Also, Yellen cannot demand 100K for a speech, she can only ask. (Actually her speaker’s bureau sets the price, but whatever.) No one is holding a gun to anyone’s head extorting speaking money. In fact, the sponsoring organization sees it as profitable – a big speaker fills more seats. It’s rather like professional sports in that way: the stars make bank for the organization.

    What is the thought process behind these complaints? What are these people supposed to do when not in government? Spend four years in the bureaucracy, then go live under an overpass and eat at the soup kitchen?

    Look, if people want to be mad at rich people, start where the problem is: CEOs essentially deciding their own salary, perks and options. You’ve got people packing boards of directors with cronies and looting their business. That’s a problem. Janet Yellen giving a speech? That’s way down the list of wealthy people we should be mad at.

    15
  9. Michael Reynolds says:

    @Blue Galangal:
    To me the most important thing that money buys is absence of fear. When you’re poor you live in fear. It’s not envy that gets you, it’s fear. Lose a muffler and you can’t drive and you lose your job. Get a bad tooth and try to work out how you’re going to get it fixed before it abscesses. Grovel to some scumbag boss because your shitty minimum wage is all you’ve got. And Christ, the fear of parents who are poor is just crushing.

    Money doesn’t buy happiness, but it drastically reduces the level of fear.

    20
  10. James Joyner says:

    @Mister Bluster: I don’t see how. In pro sports, there’s a ton of money from both in-person viewing but, especially, media rights. Somebody is going to get it. It may as well be the players.

    4
  11. James Joyner says:

    @Michael Reynolds: I don’t think many people are made at Yellen and company for cashing in so much as concerned about the systemic incentives. If you’ve got a prestige gig making $174k a year, do you really want to piss off the people who will pay you $100k for a one-hour speech? And, if somebody has already given you $100k for a speech, won’t you be more likely to be nice to them?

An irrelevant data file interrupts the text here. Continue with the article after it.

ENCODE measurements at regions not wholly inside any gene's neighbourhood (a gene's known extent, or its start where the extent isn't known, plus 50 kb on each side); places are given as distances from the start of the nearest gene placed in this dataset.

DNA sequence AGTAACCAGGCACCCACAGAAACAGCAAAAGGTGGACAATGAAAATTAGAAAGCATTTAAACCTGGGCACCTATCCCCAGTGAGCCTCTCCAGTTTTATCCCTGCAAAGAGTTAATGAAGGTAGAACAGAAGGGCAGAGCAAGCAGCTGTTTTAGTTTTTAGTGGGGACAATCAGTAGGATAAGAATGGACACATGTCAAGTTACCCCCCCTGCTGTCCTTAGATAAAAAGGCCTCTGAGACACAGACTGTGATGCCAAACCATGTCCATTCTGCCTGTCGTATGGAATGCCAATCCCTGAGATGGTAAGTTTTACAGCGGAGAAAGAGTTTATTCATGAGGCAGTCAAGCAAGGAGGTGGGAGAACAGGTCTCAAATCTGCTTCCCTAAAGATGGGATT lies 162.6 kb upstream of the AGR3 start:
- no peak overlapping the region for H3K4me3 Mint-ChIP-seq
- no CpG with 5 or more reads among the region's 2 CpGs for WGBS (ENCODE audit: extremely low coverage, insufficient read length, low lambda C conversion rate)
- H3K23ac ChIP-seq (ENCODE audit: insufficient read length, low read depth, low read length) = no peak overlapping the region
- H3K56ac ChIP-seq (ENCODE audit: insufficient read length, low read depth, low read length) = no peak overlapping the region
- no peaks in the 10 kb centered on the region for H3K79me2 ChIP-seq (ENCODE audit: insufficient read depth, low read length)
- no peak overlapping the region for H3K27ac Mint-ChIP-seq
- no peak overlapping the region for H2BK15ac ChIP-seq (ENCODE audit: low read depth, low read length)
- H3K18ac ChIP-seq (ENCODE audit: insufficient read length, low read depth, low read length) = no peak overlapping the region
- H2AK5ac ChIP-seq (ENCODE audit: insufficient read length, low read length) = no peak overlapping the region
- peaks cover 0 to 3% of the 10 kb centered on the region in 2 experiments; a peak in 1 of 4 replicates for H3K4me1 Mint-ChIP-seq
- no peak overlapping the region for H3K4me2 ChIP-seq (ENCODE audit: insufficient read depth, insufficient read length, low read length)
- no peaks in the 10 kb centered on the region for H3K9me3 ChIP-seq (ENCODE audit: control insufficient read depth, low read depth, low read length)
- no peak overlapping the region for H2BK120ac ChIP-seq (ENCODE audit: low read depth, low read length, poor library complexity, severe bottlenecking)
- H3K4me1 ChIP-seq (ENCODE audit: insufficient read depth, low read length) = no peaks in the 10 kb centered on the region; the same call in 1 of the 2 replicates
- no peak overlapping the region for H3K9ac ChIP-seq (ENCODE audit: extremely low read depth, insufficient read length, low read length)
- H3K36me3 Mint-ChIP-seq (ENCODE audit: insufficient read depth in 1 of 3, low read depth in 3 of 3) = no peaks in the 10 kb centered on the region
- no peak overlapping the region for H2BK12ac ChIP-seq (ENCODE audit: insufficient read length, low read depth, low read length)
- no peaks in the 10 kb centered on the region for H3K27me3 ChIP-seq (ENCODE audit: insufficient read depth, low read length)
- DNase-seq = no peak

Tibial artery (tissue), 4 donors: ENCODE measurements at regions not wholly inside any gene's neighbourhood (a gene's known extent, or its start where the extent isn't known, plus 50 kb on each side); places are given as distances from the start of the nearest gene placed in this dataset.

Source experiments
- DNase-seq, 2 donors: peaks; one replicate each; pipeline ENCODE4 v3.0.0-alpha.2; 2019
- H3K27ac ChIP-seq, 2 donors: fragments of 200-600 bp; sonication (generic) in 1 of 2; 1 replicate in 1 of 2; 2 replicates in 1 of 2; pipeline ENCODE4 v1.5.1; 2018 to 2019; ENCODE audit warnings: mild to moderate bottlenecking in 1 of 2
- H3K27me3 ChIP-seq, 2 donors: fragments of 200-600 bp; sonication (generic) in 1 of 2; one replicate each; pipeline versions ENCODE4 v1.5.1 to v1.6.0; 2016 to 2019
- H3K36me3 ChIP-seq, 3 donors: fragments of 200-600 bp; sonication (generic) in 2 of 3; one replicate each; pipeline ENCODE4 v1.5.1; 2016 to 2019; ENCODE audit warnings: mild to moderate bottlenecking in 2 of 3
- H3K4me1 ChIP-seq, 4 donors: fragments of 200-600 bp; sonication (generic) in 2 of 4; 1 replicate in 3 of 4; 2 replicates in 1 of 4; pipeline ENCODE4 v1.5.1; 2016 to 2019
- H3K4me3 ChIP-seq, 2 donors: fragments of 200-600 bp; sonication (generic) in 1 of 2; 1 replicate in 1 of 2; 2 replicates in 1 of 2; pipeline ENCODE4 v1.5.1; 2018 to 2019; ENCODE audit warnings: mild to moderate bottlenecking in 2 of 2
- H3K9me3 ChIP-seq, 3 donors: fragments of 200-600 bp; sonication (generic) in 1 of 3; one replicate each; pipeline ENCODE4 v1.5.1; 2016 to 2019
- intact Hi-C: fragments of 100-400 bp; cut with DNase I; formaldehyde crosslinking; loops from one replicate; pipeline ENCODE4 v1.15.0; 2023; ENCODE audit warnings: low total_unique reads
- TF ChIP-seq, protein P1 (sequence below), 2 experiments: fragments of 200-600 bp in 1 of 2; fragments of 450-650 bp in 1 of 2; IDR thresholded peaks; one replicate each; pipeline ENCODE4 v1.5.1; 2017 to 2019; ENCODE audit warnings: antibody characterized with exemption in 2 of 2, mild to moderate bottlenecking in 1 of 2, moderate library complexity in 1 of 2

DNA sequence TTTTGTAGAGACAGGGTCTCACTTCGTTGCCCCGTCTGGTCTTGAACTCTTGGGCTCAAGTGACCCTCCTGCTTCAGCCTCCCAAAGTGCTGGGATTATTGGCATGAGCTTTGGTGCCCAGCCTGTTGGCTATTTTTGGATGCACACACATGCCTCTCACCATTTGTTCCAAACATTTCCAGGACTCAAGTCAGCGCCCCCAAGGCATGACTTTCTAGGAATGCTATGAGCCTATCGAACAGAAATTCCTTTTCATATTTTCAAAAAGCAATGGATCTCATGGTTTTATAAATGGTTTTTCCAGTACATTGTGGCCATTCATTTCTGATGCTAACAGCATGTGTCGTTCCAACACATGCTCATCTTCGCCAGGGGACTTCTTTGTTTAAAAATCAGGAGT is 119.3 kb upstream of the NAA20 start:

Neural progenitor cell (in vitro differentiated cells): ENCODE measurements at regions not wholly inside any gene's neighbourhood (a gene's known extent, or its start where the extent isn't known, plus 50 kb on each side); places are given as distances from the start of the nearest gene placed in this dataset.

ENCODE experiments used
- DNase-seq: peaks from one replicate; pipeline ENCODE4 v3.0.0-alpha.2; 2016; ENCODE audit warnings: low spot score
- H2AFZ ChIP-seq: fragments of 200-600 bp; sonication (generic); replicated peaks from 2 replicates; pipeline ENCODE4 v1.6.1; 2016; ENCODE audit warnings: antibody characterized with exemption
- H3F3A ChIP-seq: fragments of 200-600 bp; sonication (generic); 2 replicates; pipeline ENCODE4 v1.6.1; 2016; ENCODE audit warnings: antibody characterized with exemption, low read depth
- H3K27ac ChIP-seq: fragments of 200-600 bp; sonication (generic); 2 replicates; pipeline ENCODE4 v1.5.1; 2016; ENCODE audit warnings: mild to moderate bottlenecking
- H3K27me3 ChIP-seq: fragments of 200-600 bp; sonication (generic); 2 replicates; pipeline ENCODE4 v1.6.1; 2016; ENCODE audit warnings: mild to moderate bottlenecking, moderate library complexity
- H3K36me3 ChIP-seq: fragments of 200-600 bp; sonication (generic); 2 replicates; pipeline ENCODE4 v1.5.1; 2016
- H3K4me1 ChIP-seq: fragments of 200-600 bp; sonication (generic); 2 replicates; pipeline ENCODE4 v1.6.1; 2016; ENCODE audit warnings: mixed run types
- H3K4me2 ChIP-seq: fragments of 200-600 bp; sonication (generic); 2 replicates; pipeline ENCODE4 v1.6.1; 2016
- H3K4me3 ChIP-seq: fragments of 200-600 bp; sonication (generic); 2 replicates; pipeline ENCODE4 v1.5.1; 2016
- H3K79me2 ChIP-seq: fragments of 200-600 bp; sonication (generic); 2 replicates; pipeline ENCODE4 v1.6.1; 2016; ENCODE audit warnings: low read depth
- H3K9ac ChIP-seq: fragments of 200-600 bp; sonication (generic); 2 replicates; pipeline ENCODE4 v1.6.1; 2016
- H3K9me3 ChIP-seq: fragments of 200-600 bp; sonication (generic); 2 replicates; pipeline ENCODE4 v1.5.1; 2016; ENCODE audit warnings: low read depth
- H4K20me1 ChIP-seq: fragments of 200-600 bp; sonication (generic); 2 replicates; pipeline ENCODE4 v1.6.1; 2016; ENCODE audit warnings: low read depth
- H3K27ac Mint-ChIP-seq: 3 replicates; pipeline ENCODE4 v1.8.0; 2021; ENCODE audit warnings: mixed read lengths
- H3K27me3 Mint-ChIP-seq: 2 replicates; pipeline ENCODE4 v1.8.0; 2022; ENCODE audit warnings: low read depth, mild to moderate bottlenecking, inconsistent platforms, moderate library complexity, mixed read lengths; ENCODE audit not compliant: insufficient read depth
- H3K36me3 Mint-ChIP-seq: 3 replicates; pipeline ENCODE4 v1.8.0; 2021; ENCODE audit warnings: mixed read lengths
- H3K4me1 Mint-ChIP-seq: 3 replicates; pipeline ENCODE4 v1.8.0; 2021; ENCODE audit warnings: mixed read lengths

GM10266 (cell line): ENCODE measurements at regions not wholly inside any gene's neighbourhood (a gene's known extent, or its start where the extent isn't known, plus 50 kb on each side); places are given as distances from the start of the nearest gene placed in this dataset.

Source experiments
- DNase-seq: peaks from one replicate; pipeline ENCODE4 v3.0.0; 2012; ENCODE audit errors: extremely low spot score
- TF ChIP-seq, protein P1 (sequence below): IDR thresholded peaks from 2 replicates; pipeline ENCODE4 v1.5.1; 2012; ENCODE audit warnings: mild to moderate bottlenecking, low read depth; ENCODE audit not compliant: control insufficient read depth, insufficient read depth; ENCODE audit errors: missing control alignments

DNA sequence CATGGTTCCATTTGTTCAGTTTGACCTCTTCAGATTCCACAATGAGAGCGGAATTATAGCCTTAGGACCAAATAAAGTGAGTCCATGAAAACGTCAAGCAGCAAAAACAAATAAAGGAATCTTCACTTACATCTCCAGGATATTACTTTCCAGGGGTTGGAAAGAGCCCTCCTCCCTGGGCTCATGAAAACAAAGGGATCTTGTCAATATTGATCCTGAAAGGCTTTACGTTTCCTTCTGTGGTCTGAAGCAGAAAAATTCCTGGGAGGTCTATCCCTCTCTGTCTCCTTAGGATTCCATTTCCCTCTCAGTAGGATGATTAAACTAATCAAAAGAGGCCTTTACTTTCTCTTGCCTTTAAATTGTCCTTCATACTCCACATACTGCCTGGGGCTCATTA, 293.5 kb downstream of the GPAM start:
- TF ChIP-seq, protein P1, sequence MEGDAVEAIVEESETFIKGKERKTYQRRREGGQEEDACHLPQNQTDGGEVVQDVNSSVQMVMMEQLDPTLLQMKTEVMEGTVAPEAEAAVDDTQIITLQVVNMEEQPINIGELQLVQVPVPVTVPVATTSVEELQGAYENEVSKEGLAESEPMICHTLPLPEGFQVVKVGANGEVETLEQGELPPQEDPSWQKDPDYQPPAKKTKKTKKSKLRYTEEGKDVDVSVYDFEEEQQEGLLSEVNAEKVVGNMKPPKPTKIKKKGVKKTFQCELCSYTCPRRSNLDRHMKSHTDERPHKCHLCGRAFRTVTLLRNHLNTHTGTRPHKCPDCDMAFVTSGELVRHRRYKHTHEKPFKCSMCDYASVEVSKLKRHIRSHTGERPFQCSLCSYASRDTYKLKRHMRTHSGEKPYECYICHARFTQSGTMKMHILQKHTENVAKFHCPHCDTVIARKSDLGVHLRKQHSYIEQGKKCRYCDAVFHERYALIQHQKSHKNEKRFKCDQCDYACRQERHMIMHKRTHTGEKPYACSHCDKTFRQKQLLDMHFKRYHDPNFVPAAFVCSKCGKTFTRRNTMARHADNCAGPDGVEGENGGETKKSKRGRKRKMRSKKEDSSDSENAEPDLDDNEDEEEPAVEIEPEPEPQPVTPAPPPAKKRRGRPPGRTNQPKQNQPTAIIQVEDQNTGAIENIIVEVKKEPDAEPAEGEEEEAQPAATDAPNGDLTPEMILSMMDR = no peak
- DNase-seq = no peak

But it’s probably not reasonable to expect a Janet Yellen to go off to the Brookings Institution or Harvard and continue making a mere upper middle class salary when she can get filthy, stinking rich in the private sector for simply being Janet Yellen.

    3
  12. ImProPer says:

    “Yellen’s financial disclosure is one of three filed by the Biden team at the end of 2020 that could become politically problematic with the left wing of the Democratic Party when confirmation hearings begin in January.”

    Possibly, and this is a good thing. My feelings are that Yellen is great pick. For those of us that are skeptical, if they turn up something unknown, and disqualifying, great, but let it be facts, and not political grandstanding. Up to this moment, her accomplishments demonstrate the wisdom of Biden’s choice.
    As far as the paid speaking engagements go, I personally wouldn’t feel more confident if investment banks would of only been willing to pay her a couple hundred bucks.

    2
  13. Michael Reynolds says:

    @James Joyner:
    100K is not filthy, stinking rich. Figure 20% minimum to agents and bookers. Of the 80K remaining, she’ll lose at least a third to taxes. So 100 gross = 50 net.

    How many speeches can she give at that rate? One a month? More likely half a dozen per year, for a gross of 480K and a net of 300K. Which is very nice, especially if you don’t live in Boston, NYC, Silicon Valley, LA or DC – where 90% of people giving such speeches live – but it’s not rich. Rich is when you don’t have to give speeches. Nor is rich a place you get to by giving speeches.

    3
  14. Mister Bluster says:

    @James Joyner:..Somebody is going to get it. It may as well be the players.

    I agree.

    2
  15. Just nutha ignint cracker says:

    @Michael Reynolds: You ask “how many speeches can she give…”

    In the past two years, President-elect Joe Biden’s pick to be Treasury secretary, Janet Yellen, has raked in more than $7.2 million in speaking fees…

    Apparently about 3 a month. Reading. It is fundamental–as the saying goes.

    3
  16. Loviatar says:

    Occasionally, I’ll get asked why do I continue to read and comment on this site. This post is an example why. It’s another post by James that filters the right wing message of the day without the blatant racism and misogyny. He makes it more palatable for us rubes.

    Reich-wing message of the day
    The Biden administration will be the moist corrupt administration evahhhh. Oh yeah, lets focus on the woman as representative of the corruption.

    5
  17. ImProPer says:

    @Loviatar:

    ” It’s another post by James that filters the right wing message of the day without the blatant racism and misogyny.”